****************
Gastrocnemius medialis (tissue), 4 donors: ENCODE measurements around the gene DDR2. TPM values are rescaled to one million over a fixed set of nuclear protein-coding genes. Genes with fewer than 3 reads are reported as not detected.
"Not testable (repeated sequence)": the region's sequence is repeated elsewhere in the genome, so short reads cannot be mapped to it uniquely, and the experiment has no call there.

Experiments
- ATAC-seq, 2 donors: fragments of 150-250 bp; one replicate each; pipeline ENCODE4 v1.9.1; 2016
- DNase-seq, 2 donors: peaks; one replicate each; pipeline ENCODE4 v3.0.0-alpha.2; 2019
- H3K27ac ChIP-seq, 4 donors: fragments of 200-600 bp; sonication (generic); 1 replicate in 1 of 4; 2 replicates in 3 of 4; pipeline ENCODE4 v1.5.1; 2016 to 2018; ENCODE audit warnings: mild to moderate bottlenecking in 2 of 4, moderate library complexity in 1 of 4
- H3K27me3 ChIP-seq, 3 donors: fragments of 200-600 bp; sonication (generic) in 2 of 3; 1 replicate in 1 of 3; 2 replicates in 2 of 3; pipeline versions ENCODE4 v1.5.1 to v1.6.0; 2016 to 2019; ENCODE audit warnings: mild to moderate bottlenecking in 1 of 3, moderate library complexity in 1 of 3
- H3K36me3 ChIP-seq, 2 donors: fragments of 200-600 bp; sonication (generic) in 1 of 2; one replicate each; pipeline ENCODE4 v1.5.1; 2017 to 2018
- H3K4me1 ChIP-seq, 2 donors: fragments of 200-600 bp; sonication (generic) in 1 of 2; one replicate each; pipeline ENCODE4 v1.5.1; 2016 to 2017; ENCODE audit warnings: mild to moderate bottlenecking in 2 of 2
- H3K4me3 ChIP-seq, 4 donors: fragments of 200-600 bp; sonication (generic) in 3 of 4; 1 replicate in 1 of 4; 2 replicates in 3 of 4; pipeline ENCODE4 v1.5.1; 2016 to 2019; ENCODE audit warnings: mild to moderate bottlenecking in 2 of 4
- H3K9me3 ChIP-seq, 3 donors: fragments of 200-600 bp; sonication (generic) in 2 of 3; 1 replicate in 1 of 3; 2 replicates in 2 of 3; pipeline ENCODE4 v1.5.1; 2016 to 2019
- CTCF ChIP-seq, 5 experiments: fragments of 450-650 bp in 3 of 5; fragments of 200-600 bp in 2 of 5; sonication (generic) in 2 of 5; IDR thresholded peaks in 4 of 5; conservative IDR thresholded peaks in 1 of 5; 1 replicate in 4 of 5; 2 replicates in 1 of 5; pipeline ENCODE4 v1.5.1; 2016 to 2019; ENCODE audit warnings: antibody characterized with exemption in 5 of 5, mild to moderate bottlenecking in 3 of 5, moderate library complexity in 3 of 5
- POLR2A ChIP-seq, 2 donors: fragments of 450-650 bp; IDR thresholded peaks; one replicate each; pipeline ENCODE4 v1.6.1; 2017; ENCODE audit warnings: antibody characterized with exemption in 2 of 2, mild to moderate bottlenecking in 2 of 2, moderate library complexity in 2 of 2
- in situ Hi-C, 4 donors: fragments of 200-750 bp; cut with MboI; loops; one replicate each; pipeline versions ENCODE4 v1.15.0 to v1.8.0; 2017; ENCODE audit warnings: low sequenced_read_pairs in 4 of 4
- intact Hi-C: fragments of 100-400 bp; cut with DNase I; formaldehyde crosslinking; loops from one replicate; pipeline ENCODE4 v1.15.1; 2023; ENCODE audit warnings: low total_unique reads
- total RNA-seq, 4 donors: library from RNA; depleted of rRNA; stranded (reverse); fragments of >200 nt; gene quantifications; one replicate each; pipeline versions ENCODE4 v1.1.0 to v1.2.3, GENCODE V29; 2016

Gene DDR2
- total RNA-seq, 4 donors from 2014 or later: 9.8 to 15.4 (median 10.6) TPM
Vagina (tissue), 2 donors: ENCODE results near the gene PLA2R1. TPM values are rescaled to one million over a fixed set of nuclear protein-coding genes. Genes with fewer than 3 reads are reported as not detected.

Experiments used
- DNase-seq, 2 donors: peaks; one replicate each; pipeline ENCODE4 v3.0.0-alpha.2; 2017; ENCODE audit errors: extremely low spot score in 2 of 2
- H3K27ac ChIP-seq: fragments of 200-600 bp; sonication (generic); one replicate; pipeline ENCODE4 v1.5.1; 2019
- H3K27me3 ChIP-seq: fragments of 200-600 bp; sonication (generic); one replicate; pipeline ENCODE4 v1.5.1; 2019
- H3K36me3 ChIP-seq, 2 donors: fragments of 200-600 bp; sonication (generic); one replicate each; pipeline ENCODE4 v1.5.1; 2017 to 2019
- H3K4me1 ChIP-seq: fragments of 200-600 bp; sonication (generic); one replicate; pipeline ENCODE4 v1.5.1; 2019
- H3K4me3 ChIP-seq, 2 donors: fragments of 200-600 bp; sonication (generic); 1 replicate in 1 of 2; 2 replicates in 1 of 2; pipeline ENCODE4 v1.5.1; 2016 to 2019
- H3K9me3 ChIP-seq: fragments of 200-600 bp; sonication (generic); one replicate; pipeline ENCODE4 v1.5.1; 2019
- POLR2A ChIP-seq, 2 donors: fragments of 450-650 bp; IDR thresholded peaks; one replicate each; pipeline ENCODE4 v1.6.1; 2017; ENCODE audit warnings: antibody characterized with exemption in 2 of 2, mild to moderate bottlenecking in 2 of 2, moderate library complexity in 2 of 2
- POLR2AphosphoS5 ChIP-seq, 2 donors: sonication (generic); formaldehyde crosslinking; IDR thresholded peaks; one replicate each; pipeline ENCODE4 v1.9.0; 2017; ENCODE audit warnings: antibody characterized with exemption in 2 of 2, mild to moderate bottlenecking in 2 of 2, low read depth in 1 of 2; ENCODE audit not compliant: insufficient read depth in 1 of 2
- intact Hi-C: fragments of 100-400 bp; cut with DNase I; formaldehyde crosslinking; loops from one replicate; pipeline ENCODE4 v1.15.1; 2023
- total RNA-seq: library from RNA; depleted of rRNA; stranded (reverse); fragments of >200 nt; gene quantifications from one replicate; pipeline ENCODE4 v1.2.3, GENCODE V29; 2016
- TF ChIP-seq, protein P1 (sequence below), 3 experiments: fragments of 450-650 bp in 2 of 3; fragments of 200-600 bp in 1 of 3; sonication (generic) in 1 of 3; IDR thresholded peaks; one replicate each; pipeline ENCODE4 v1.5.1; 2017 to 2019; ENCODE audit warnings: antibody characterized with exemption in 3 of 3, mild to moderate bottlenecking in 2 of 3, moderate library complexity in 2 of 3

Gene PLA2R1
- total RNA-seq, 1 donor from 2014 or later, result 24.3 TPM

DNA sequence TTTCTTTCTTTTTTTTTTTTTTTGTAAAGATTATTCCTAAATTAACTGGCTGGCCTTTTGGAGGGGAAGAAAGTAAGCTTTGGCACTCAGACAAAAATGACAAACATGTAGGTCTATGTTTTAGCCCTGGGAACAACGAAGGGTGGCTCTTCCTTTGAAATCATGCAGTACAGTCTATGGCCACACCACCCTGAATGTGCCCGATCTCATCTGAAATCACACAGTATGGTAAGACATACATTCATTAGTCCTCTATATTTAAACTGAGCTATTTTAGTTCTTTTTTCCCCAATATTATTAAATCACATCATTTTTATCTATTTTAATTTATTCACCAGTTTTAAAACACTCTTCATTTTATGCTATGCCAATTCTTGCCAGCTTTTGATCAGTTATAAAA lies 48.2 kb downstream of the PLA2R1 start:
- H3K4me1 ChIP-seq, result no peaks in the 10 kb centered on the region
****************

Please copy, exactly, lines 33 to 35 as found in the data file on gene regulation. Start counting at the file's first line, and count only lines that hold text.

Gene PLA2R1
- total RNA-seq, 1 donor from 2014 or later, result 24.3 TPM

DNA sequence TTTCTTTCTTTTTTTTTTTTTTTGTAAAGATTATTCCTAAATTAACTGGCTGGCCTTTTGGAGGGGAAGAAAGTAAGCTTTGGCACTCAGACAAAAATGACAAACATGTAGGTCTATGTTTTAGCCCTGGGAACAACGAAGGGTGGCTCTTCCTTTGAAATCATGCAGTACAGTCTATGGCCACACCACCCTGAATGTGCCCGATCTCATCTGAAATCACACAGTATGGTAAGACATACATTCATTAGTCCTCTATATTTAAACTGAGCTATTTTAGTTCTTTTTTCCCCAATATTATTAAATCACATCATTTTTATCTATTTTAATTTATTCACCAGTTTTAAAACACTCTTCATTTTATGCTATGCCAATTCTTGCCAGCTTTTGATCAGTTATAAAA lies 48.2 kb downstream of the PLA2R1 start: